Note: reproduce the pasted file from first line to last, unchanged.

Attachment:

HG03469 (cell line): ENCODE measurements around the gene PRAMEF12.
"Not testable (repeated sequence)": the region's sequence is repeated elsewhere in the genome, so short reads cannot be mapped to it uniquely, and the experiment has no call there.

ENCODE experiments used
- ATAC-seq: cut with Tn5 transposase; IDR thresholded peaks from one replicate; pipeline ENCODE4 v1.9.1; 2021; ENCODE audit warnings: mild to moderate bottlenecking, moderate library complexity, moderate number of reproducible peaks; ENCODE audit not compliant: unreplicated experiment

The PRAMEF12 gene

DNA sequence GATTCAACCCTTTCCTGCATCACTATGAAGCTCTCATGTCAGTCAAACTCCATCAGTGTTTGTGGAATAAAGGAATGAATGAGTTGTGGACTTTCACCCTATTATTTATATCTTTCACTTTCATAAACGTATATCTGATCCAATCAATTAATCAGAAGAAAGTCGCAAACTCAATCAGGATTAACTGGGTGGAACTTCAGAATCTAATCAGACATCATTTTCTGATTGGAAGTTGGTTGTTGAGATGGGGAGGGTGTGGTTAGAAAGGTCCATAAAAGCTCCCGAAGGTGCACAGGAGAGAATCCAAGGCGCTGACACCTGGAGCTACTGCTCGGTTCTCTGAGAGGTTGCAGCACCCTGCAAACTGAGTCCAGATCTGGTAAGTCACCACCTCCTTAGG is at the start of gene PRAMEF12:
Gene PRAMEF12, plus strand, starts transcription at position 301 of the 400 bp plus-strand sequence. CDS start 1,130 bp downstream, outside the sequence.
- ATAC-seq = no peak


HG03469 (cell line): ENCODE measurements around the gene PRAMEF12.
"Not testable (repeated sequence)": the region's sequence is repeated elsewhere in the genome, so short reads cannot be mapped to it uniquely, and the experiment has no call there.

ENCODE experiments used
- ATAC-seq: cut with Tn5 transposase; IDR thresholded peaks from one replicate; pipeline ENCODE4 v1.9.1; 2021; ENCODE audit warnings: mild to moderate bottlenecking, moderate library complexity, moderate number of reproducible peaks; ENCODE audit not compliant: unreplicated experiment

The PRAMEF12 gene

DNA sequence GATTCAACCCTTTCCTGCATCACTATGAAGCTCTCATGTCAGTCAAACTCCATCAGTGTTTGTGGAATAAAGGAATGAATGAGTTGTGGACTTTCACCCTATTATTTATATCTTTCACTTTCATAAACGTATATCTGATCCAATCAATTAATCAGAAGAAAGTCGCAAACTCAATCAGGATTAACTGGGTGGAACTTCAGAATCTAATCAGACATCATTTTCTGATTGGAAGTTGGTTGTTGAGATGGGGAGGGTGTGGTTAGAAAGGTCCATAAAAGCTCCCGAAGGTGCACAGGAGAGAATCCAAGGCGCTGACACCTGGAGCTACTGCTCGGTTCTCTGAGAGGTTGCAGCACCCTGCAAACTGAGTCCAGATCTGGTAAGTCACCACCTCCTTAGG is at the start of gene PRAMEF12:
Gene PRAMEF12, plus strand, starts transcription at position 301 of the 400 bp plus-strand sequence. CDS start 1,130 bp downstream, outside the sequence.
- ATAC-seq = no peak